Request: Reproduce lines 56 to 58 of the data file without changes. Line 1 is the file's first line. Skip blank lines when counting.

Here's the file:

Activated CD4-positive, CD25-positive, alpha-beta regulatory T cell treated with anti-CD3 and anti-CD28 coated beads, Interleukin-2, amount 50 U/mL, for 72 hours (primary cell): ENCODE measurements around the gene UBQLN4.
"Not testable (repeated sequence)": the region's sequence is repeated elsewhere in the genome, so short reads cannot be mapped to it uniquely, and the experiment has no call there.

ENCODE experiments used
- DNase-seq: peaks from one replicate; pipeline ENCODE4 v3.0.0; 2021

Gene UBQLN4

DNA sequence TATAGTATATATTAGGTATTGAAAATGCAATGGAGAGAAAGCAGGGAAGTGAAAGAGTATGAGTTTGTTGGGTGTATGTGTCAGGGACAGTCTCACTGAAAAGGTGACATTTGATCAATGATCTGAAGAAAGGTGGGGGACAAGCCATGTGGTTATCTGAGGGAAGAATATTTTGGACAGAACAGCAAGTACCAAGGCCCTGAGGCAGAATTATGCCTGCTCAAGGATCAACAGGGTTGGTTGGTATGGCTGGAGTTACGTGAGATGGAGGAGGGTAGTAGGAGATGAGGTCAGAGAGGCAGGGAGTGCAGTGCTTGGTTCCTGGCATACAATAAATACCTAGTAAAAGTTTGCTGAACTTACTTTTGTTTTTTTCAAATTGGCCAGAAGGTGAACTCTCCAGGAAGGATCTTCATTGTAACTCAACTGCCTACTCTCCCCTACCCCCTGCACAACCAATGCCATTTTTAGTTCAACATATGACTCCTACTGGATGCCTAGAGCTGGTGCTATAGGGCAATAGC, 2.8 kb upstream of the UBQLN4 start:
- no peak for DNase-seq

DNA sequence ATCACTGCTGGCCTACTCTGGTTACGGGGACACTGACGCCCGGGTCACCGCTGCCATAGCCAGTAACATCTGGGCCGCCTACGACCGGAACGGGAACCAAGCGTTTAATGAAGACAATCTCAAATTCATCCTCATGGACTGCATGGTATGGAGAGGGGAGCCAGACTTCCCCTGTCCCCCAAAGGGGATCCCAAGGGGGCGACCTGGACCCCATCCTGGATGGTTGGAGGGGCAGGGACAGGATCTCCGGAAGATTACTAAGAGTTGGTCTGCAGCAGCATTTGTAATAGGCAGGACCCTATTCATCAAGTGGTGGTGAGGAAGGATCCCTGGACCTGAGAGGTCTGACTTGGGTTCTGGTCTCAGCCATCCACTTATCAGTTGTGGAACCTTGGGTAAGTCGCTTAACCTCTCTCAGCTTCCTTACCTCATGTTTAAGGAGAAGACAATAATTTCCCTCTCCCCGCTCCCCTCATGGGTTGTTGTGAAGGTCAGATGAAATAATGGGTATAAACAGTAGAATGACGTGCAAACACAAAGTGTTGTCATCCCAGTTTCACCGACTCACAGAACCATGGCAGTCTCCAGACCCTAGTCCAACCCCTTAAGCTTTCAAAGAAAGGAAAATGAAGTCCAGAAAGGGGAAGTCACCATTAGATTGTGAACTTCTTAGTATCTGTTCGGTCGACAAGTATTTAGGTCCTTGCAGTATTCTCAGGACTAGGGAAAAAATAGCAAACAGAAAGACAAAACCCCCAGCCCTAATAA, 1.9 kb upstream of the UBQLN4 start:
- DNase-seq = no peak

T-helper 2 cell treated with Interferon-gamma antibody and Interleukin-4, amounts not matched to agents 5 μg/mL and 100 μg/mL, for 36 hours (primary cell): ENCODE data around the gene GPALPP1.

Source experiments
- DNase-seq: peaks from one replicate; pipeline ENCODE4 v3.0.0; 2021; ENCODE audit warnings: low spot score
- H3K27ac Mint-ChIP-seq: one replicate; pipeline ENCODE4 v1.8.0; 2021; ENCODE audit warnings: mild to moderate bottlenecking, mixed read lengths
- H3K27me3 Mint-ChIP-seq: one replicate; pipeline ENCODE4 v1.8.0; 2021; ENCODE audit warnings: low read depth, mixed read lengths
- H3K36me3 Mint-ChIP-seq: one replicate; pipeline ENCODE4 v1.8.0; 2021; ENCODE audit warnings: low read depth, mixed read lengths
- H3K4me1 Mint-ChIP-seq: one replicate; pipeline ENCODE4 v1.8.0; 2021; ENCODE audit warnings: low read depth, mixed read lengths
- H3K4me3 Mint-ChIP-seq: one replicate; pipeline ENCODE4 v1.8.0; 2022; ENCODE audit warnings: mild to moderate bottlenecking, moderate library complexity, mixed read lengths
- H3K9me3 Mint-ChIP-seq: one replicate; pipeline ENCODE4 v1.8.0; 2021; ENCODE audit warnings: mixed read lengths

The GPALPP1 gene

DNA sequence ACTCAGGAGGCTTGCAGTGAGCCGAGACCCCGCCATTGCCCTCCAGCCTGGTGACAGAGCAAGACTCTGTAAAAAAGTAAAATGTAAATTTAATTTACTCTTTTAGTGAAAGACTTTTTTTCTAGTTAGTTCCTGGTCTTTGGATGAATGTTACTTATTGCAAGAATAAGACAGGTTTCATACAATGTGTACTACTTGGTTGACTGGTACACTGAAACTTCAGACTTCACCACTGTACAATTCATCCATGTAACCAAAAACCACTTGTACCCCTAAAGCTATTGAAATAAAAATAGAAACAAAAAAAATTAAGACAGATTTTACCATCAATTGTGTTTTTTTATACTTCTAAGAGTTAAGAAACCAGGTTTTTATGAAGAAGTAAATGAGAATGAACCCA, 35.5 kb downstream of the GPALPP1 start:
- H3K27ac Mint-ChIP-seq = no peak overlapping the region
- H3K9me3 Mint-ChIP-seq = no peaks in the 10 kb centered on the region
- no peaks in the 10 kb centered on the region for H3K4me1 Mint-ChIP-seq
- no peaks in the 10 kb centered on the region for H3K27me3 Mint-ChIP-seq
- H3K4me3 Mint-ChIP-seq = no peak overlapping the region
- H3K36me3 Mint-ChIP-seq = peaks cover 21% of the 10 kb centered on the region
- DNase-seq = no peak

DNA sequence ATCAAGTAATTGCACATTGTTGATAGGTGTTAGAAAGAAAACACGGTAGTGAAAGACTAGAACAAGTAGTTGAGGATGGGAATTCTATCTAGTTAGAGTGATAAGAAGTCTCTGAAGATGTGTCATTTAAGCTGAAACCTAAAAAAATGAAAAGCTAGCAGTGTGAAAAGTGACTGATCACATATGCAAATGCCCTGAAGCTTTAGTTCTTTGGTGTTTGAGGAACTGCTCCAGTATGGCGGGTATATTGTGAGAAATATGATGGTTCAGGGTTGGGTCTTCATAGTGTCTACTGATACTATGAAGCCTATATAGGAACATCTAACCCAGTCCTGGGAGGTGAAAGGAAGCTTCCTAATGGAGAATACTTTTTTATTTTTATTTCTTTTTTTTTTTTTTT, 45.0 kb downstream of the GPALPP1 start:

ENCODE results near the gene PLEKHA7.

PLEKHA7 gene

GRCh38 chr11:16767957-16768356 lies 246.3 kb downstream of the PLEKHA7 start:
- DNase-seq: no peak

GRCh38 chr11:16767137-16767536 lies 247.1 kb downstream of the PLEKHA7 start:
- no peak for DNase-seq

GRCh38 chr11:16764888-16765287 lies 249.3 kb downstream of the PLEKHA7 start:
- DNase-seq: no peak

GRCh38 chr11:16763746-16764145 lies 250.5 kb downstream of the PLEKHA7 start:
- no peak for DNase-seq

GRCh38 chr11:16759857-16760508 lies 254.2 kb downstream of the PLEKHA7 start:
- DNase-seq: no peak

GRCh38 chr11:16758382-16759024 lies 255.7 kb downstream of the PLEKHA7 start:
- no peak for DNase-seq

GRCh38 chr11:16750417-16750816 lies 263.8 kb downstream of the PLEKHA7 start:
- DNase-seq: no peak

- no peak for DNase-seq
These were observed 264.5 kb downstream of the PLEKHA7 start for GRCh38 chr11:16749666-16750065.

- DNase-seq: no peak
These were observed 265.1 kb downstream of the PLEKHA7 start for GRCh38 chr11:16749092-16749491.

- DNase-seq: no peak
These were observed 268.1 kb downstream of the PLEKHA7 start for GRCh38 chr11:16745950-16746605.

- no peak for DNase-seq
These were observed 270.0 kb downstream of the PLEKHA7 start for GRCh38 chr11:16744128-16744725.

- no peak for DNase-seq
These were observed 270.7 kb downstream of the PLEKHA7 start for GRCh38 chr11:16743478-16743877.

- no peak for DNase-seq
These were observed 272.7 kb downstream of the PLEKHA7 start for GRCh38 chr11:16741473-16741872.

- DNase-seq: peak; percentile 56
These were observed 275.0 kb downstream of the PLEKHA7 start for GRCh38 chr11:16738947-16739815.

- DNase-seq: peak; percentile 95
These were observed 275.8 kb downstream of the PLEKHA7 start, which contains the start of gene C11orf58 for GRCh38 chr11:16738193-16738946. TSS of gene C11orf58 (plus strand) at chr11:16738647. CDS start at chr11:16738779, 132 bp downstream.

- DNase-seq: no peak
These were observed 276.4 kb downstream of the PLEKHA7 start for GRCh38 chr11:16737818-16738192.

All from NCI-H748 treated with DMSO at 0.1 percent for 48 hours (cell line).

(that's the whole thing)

These were observed 272.7 kb downstream of the PLEKHA7 start for GRCh38 chr11:16741473-16741872.

- DNase-seq: peak; percentile 56
These were observed 275.0 kb downstream of the PLEKHA7 start for GRCh38 chr11:16738947-16739815.